Once an individual is diagnosed with a blocked carotid artery, the available treatment options should be taken into account without delay. Millions of individuals all over the world suffer from strokes and heart attacks which are due to blocked carotid arteries. It is important to note that this type of blockage develops due to the plaques that adhere to the arterial walls. This causes the diameter of the vessels to become smaller in size, thus preventing the adequate flow of blood.
What are the available treatment options?
At the present, an individual with a blocked carotid artery have 2 treatment options to choose from – medications such as aspirin or angiotensin enzyme inhibitors (ACE inhibitors) or surgery specifically carotid endarterectomy, stent placement or angioplasty. The treatment of choice depends on the severity of the blockage and overall health of the individual.
The right treatment for a blocked carotid artery is ideally decided by the individual and the doctor. Surgical repair of the blocked carotid artery is considered a success once performed on arteries with 50% or more degree of blockage. As for arteries that have less than 50% blockage, they can be managed with medications alone.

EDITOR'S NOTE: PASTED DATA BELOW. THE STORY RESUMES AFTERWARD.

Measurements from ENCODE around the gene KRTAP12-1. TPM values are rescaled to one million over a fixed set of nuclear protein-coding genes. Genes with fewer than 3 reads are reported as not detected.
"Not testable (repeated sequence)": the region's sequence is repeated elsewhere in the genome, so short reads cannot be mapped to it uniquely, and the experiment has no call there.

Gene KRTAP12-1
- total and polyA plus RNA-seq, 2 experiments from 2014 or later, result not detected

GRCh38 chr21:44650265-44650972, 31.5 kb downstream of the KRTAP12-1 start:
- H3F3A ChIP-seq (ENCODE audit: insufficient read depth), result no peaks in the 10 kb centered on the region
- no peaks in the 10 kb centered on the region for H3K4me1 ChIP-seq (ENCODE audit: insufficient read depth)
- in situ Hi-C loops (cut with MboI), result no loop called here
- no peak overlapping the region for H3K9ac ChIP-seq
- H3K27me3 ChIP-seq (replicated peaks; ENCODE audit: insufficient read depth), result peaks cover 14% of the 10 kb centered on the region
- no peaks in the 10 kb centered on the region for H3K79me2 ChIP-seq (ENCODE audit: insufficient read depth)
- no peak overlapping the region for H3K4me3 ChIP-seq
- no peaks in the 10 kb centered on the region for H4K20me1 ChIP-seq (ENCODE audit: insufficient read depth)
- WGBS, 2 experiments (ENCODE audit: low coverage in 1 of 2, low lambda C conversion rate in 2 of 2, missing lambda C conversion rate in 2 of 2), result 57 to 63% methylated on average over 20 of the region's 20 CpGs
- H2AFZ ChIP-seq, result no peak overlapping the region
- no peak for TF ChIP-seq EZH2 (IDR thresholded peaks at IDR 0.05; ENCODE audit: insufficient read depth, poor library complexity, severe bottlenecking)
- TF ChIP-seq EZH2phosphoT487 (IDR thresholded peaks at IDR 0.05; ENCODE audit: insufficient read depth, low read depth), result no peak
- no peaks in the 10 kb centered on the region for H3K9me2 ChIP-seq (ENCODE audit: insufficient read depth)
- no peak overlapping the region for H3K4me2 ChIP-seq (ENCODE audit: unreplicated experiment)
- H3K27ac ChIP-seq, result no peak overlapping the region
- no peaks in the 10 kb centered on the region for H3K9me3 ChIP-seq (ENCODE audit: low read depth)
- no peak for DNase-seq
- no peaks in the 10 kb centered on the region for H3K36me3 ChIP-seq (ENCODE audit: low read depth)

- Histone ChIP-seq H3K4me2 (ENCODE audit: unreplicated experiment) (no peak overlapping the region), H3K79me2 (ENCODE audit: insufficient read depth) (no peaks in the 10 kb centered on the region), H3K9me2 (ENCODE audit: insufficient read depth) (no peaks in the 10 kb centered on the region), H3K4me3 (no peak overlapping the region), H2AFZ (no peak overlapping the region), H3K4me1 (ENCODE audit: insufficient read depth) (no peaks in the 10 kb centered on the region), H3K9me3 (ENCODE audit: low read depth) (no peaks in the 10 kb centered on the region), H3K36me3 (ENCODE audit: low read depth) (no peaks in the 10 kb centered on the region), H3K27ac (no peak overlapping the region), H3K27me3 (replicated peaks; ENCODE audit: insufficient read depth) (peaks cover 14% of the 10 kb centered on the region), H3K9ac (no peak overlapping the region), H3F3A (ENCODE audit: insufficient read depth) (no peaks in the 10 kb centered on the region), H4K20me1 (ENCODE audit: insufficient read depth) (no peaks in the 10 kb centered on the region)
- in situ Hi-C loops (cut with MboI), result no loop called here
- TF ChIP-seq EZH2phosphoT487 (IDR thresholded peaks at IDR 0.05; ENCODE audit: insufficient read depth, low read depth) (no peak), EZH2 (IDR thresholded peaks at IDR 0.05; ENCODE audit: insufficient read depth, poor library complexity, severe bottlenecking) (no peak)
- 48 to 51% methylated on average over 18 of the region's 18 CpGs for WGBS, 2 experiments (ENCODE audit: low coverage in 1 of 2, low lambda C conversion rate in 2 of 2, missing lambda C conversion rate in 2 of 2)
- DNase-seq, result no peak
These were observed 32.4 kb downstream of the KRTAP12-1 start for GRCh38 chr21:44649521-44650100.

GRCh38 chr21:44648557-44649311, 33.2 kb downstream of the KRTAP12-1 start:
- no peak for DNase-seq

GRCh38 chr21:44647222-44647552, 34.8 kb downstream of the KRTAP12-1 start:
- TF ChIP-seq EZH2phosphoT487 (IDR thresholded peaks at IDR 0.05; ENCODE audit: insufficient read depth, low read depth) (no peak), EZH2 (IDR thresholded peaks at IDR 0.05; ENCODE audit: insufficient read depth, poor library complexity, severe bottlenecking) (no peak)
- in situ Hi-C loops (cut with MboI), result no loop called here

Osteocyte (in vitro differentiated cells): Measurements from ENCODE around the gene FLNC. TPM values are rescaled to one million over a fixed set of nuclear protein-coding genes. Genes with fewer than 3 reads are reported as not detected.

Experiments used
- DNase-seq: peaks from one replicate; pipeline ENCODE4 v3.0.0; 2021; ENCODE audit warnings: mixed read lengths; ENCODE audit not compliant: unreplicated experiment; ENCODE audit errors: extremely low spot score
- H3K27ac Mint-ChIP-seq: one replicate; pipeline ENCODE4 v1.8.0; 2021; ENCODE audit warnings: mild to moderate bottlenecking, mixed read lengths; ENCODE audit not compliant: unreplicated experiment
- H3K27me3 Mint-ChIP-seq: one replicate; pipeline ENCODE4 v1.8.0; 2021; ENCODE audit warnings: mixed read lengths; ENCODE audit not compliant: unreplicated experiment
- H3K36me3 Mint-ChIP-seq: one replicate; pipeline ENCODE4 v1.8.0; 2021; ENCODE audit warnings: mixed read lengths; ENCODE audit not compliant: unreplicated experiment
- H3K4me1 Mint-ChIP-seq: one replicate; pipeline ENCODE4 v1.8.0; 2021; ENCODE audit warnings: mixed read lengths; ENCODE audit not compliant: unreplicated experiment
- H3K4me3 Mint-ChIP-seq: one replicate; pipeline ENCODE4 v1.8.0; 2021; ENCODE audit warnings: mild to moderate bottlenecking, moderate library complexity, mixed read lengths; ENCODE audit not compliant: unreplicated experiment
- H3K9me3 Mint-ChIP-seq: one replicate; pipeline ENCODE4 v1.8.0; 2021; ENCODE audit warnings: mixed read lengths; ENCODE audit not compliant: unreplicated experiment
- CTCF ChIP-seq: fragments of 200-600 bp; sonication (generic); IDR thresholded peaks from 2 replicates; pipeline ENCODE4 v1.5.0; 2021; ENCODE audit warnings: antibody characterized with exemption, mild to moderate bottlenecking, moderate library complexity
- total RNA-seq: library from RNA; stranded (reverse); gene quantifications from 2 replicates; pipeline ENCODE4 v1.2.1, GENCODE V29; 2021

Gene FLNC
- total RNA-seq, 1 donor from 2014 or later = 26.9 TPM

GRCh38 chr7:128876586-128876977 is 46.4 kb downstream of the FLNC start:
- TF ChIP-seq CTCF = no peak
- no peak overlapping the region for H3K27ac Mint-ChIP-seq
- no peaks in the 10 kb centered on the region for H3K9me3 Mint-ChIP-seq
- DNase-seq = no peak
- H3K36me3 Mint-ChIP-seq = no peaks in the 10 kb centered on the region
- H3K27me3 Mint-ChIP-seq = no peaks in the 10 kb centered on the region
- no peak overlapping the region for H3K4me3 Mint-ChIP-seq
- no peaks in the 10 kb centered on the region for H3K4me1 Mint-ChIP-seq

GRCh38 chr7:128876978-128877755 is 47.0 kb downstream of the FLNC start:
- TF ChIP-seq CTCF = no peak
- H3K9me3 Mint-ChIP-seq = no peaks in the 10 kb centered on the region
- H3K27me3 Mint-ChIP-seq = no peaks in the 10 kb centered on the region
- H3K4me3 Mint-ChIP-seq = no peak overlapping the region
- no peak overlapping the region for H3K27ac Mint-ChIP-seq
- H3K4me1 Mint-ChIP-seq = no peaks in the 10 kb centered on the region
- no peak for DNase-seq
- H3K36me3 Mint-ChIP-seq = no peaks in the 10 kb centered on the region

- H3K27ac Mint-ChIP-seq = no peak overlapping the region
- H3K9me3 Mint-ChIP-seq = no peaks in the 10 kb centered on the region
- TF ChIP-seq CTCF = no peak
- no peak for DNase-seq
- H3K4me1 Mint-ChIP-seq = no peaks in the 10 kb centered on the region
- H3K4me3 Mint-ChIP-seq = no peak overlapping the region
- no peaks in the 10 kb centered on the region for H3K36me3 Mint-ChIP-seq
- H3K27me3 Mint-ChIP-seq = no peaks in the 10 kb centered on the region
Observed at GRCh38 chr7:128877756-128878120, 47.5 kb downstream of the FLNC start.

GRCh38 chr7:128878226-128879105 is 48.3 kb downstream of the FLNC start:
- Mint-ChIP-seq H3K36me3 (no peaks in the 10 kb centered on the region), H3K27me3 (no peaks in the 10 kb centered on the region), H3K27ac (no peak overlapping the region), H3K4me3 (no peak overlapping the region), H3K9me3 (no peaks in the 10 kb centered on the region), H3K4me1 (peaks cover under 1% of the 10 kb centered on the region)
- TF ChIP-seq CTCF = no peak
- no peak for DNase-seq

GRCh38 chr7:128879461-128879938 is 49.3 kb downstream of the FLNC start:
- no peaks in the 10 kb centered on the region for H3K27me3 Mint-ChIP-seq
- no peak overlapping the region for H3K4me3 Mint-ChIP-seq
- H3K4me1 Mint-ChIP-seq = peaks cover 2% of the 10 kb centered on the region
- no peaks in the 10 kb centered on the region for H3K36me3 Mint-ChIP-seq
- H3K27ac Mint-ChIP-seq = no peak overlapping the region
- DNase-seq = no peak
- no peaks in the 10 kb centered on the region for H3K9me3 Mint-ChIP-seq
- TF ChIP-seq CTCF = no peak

Dealing with a blocked carotid artery right away will enable the return of oxygenated blood flow to areas of the body, especially the heart and brain. The long-term effects of unblocking the arteries include a minimized risk of future strokes or heart attacks.
Changes in the lifestyle can help with the treatment of a blocked carotid artery. These include a diet high in fiber and fruits while low in salt, fats and cholesterol as well as cessation of smoking. It is also vital to control certain diseases such as high blood pressure and diabetes and exercise at least 20 minutes on a daily basis. Remember that lifestyle changes are a long-term treatment and an effective method in preventing future blockage.
What is the outcome?
With the help of surgery, the risk of strokes and heart attacks drastically drops. Individuals who have been diagnosed with constriction of the carotid arteries less than 50% will surely benefit from medications along with lifestyle modifications.
The prognosis among undiagnosed individuals with a blocked carotid artery of more than 50% remains grim and includes the potential for strokes or transient ischemic attacks.